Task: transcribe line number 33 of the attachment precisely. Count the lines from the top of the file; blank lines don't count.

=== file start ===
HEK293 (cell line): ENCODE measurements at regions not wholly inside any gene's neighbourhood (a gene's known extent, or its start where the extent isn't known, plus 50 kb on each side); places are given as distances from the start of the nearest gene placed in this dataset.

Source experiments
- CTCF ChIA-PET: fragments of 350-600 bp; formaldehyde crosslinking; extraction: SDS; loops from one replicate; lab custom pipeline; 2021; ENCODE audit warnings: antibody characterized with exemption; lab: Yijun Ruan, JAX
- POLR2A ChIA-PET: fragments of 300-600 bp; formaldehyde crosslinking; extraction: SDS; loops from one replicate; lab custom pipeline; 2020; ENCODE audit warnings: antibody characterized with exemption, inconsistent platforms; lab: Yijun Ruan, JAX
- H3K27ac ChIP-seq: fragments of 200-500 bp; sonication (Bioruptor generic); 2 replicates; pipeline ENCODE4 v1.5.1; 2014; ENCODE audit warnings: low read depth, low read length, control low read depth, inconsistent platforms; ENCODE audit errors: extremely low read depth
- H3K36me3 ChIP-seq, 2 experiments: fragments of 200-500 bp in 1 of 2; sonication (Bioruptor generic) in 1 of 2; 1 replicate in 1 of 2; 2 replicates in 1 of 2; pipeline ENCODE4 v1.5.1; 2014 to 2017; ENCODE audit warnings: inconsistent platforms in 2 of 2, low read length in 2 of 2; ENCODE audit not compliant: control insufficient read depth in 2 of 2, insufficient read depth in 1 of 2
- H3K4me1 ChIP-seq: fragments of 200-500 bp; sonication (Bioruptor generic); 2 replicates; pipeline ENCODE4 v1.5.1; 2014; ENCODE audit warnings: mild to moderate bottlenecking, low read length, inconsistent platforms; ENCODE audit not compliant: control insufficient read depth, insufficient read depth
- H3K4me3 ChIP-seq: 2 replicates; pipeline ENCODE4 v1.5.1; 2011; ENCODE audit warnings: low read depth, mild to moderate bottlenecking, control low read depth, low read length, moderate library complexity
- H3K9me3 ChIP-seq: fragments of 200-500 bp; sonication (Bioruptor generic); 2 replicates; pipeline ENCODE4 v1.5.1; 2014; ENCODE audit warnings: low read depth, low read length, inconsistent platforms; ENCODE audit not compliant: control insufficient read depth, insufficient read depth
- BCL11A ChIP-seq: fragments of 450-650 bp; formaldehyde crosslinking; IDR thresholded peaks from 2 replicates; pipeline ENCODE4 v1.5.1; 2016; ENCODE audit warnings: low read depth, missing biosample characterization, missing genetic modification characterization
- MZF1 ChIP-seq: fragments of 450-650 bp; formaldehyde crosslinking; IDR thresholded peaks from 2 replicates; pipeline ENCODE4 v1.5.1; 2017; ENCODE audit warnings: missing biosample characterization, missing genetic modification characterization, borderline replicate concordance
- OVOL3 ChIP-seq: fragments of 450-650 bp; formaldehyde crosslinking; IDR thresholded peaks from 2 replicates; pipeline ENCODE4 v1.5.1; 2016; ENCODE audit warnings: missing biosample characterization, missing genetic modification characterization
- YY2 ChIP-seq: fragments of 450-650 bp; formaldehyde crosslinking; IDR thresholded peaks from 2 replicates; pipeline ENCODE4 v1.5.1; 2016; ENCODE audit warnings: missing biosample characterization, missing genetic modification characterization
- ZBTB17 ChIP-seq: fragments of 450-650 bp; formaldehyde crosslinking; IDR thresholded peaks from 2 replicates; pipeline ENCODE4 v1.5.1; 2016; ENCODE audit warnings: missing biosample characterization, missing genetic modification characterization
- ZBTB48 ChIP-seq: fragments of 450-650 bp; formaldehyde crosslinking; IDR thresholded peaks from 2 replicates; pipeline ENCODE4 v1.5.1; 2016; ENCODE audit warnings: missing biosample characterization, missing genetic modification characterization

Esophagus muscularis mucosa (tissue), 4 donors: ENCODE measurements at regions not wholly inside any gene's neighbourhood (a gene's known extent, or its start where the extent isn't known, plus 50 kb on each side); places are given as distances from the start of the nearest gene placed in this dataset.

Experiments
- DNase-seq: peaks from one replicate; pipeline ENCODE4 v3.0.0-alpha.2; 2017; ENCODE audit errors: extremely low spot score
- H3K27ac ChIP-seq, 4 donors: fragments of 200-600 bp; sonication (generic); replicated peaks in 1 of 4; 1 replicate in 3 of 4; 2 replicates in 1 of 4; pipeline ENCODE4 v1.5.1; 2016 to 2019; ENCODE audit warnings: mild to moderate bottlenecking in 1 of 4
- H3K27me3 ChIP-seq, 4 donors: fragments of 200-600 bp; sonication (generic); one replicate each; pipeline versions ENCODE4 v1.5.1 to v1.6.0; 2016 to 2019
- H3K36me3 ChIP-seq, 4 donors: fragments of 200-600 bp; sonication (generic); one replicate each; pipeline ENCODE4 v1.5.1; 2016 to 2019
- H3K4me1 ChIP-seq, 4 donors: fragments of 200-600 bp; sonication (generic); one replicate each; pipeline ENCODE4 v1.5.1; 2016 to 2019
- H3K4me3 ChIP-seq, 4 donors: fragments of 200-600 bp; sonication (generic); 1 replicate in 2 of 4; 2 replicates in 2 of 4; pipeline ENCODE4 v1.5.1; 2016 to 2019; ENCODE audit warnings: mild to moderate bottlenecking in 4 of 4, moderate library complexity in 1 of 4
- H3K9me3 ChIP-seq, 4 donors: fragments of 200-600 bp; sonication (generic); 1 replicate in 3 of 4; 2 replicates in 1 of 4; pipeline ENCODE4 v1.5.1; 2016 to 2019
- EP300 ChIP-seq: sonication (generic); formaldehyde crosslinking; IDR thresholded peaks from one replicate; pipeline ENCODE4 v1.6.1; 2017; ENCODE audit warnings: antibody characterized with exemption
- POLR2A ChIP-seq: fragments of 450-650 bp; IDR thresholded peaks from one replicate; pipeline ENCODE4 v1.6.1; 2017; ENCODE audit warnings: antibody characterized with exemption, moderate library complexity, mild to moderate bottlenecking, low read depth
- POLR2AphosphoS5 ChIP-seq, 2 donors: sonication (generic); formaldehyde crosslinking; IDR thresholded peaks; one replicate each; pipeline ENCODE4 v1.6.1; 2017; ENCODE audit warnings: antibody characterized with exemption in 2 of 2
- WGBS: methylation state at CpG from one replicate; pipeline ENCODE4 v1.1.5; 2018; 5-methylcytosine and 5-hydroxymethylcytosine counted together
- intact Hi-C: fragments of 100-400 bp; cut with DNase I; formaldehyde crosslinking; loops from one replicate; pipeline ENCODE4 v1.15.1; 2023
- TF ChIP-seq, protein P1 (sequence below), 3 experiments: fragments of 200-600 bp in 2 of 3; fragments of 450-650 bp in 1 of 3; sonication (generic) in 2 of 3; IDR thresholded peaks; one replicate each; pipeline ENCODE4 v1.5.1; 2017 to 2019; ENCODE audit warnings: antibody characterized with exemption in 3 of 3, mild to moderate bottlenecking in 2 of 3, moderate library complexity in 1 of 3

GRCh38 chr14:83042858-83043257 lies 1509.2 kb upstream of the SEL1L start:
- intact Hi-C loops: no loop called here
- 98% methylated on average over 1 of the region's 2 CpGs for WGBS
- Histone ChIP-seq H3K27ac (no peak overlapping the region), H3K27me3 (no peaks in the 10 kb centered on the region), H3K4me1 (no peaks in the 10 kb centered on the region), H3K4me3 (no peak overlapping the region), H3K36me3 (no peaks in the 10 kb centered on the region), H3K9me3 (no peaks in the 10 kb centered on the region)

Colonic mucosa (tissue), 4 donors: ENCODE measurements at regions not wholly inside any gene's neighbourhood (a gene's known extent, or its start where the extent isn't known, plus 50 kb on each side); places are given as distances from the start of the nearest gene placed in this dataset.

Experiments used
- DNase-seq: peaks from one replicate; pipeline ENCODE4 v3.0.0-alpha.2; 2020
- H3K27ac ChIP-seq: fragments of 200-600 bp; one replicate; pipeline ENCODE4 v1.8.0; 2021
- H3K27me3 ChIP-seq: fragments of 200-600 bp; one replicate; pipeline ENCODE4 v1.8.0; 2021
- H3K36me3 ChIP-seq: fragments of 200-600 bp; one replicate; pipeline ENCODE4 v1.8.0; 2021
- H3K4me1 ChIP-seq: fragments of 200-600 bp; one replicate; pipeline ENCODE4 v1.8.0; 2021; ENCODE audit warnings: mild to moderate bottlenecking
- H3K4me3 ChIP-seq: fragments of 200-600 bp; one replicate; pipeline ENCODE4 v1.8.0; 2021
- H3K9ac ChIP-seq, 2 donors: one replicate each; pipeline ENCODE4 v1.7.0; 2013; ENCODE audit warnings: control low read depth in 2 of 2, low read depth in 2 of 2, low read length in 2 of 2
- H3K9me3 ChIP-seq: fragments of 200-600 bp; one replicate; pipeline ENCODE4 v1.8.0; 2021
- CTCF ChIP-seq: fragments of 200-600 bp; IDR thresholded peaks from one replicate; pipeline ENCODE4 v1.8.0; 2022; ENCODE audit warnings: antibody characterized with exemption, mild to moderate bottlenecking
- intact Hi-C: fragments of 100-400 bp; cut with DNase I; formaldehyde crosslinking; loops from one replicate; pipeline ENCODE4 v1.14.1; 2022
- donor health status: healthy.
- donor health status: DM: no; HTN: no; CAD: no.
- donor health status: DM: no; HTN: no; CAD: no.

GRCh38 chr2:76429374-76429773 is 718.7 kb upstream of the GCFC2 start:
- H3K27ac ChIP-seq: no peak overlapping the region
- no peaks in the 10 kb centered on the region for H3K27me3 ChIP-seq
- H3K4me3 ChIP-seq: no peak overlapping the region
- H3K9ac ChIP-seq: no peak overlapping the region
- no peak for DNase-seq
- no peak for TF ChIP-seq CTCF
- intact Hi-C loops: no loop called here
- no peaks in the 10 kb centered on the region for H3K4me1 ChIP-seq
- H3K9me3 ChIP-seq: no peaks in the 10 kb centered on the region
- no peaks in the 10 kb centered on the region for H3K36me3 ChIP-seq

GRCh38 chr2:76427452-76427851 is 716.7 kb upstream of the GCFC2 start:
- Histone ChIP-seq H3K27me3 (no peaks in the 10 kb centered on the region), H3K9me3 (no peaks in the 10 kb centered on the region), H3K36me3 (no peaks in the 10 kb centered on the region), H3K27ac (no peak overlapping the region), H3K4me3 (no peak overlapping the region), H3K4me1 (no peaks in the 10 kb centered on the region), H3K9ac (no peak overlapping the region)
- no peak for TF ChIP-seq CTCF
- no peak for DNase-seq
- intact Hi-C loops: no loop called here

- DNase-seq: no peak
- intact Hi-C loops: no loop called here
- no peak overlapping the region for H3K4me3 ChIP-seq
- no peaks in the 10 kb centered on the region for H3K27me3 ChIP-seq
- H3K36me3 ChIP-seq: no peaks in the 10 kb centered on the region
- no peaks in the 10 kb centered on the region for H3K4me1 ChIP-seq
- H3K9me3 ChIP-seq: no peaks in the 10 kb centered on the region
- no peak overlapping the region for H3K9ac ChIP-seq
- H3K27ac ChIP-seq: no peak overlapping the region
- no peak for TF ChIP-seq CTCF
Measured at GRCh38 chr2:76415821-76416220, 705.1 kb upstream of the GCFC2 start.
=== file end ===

- 98% methylated on average over 1 of the region's 2 CpGs for WGBS